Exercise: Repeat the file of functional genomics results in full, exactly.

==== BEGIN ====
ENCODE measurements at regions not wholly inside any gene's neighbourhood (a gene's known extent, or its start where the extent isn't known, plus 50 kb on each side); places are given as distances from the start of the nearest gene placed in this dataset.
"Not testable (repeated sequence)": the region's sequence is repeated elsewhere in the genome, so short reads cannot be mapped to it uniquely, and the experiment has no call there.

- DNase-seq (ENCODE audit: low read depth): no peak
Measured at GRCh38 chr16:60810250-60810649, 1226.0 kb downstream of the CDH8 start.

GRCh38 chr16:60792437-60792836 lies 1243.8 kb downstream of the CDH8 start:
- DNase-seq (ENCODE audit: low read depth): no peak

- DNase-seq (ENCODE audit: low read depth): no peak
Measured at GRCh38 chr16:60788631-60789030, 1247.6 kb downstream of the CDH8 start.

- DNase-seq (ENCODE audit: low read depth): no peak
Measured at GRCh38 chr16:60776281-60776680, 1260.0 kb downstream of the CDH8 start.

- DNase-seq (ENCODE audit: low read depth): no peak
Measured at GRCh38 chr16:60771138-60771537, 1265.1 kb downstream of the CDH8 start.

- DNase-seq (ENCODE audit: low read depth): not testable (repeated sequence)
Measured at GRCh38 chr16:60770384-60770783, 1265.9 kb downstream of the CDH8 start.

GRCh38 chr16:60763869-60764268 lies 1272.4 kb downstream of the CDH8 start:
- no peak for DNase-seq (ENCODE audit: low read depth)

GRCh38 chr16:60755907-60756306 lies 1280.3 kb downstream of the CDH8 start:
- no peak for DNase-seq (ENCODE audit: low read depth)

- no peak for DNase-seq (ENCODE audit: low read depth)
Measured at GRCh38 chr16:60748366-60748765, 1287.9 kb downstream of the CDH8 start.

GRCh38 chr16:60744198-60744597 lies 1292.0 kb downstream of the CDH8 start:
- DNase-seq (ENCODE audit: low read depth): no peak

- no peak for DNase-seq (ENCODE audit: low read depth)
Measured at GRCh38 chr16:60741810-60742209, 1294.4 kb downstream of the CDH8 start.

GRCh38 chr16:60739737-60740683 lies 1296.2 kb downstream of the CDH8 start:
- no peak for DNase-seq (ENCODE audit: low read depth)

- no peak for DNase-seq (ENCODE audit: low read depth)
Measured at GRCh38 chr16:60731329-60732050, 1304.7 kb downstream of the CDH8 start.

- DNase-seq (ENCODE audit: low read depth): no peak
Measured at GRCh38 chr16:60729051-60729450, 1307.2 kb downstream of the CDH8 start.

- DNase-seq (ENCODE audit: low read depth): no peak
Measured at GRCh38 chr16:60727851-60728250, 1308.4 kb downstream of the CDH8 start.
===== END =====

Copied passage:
ENCODE measurements at regions not wholly inside any gene's neighbourhood (a gene's known extent, or its start where the extent isn't known, plus 50 kb on each side); places are given as distances from the start of the nearest gene placed in this dataset.
"Not testable (repeated sequence)": the region's sequence is repeated elsewhere in the genome, so short reads cannot be mapped to it uniquely, and the experiment has no call there.

- DNase-seq (ENCODE audit: low read depth): no peak
Measured at GRCh38 chr16:60810250-60810649, 1226.0 kb downstream of the CDH8 start.

GRCh38 chr16:60792437-60792836 lies 1243.8 kb downstream of the CDH8 start:
- DNase-seq (ENCODE audit: low read depth): no peak

- DNase-seq (ENCODE audit: low read depth): no peak
Measured at GRCh38 chr16:60788631-60789030, 1247.6 kb downstream of the CDH8 start.

- DNase-seq (ENCODE audit: low read depth): no peak
Measured at GRCh38 chr16:60776281-60776680, 1260.0 kb downstream of the CDH8 start.

- DNase-seq (ENCODE audit: low read depth): no peak
Measured at GRCh38 chr16:60771138-60771537, 1265.1 kb downstream of the CDH8 start.

- DNase-seq (ENCODE audit: low read depth): not testable (repeated sequence)
Measured at GRCh38 chr16:60770384-60770783, 1265.9 kb downstream of the CDH8 start.

GRCh38 chr16:60763869-60764268 lies 1272.4 kb downstream of the CDH8 start:
- no peak for DNase-seq (ENCODE audit: low read depth)

GRCh38 chr16:60755907-60756306 lies 1280.3 kb downstream of the CDH8 start:
- no peak for DNase-seq (ENCODE audit: low read depth)

- no peak for DNase-seq (ENCODE audit: low read depth)
Measured at GRCh38 chr16:60748366-60748765, 1287.9 kb downstream of the CDH8 start.

GRCh38 chr16:60744198-60744597 lies 1292.0 kb downstream of the CDH8 start:
- DNase-seq (ENCODE audit: low read depth): no peak

- no peak for DNase-seq (ENCODE audit: low read depth)
Measured at GRCh38 chr16:60741810-60742209, 1294.4 kb downstream of the CDH8 start.

GRCh38 chr16:60739737-60740683 lies 1296.2 kb downstream of the CDH8 start:
- no peak for DNase-seq (ENCODE audit: low read depth)

- no peak for DNase-seq (ENCODE audit: low read depth)
Measured at GRCh38 chr16:60731329-60732050, 1304.7 kb downstream of the CDH8 start.

- DNase-seq (ENCODE audit: low read depth): no peak
Measured at GRCh38 chr16:60729051-60729450, 1307.2 kb downstream of the CDH8 start.

- DNase-seq (ENCODE audit: low read depth): no peak
Measured at GRCh38 chr16:60727851-60728250, 1308.4 kb downstream of the CDH8 start.